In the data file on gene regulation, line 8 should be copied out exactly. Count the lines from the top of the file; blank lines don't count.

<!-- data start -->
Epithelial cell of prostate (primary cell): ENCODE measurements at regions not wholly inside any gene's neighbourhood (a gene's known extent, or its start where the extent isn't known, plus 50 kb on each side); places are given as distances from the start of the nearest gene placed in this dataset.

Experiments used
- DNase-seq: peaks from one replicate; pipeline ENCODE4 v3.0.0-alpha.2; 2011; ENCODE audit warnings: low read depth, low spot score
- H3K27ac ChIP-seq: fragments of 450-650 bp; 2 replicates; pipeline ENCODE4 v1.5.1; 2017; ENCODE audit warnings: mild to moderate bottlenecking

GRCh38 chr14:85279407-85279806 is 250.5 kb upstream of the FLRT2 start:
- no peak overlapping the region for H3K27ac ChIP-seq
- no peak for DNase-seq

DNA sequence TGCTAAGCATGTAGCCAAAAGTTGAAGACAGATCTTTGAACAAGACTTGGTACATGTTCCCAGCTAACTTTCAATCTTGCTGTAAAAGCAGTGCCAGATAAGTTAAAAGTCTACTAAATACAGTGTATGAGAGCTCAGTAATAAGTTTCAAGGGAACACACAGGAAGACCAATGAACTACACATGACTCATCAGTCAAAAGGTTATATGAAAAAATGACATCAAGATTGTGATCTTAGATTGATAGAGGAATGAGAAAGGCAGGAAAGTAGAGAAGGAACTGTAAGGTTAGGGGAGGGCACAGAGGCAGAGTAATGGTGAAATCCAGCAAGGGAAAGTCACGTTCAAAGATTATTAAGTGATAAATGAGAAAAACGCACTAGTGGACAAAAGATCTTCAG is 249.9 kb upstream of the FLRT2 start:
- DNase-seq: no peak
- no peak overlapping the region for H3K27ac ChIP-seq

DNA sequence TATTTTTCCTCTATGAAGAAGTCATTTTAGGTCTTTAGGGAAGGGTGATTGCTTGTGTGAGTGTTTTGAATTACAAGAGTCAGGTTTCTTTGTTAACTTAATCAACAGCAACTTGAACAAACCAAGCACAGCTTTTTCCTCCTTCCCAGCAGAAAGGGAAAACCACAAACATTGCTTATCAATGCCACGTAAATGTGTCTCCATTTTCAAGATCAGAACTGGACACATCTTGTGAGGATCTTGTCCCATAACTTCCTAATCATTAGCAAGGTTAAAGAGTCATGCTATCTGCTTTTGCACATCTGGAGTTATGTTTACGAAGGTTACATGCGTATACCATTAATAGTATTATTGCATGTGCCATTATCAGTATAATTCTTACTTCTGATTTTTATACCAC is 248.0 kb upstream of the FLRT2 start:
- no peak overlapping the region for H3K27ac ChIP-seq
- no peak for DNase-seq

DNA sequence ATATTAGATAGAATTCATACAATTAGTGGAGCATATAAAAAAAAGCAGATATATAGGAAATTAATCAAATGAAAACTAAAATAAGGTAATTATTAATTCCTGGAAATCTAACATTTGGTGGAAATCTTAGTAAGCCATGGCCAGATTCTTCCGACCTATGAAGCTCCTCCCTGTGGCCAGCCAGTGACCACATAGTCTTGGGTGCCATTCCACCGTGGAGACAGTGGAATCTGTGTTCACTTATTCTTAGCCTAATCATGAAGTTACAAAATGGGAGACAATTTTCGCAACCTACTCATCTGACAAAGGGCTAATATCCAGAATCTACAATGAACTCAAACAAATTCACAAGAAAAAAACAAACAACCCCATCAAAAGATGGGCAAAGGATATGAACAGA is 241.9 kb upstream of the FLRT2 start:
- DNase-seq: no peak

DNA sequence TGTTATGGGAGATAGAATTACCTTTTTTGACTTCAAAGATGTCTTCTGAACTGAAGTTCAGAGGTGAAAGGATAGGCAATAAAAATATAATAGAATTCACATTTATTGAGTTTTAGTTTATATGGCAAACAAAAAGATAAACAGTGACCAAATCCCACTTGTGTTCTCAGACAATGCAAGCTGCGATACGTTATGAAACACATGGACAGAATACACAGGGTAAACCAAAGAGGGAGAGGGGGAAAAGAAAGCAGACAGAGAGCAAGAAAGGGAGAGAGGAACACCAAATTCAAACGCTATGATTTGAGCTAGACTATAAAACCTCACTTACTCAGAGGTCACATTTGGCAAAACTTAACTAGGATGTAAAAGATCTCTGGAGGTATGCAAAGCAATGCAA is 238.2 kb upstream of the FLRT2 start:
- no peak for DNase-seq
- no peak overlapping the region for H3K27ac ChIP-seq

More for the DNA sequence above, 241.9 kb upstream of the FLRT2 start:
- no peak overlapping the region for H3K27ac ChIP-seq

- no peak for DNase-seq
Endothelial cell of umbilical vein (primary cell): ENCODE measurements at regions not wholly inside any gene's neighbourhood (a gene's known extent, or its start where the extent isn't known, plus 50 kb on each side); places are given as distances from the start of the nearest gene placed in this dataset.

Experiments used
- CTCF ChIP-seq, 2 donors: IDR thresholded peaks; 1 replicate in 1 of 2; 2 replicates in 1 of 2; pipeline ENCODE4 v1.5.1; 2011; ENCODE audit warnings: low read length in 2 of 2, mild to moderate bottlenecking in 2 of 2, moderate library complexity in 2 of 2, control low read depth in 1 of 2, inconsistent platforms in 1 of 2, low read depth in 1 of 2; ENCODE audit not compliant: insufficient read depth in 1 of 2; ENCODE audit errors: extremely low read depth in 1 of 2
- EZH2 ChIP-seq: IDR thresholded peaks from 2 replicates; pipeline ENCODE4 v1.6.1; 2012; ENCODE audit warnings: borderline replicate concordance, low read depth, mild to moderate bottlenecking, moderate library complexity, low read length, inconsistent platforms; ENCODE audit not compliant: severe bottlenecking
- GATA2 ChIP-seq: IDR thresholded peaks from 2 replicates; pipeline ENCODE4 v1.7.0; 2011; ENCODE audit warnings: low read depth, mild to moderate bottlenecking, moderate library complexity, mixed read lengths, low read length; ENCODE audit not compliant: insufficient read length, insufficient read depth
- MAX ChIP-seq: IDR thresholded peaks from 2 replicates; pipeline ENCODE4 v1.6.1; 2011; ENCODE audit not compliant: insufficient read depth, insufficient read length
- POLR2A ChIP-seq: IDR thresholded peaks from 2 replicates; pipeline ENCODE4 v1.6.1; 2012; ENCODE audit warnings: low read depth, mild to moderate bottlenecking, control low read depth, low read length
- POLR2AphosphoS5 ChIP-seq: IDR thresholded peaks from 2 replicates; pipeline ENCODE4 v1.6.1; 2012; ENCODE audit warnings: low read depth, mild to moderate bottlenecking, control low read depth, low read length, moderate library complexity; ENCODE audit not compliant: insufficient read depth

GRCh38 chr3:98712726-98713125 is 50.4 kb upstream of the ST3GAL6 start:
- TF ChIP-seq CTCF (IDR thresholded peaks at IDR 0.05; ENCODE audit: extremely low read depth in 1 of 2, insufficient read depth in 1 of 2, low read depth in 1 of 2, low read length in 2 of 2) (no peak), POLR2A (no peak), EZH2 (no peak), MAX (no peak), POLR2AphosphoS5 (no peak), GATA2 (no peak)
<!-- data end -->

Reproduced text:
DNA sequence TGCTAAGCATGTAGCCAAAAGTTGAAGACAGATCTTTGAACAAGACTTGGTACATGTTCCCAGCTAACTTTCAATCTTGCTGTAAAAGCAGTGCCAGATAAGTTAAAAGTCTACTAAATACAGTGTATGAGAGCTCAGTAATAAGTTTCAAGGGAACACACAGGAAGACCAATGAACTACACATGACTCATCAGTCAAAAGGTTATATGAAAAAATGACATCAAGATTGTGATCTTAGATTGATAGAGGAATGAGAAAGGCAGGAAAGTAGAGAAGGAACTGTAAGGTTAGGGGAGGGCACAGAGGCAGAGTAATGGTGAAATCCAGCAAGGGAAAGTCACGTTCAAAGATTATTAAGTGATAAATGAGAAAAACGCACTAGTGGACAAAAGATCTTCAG is 249.9 kb upstream of the FLRT2 start: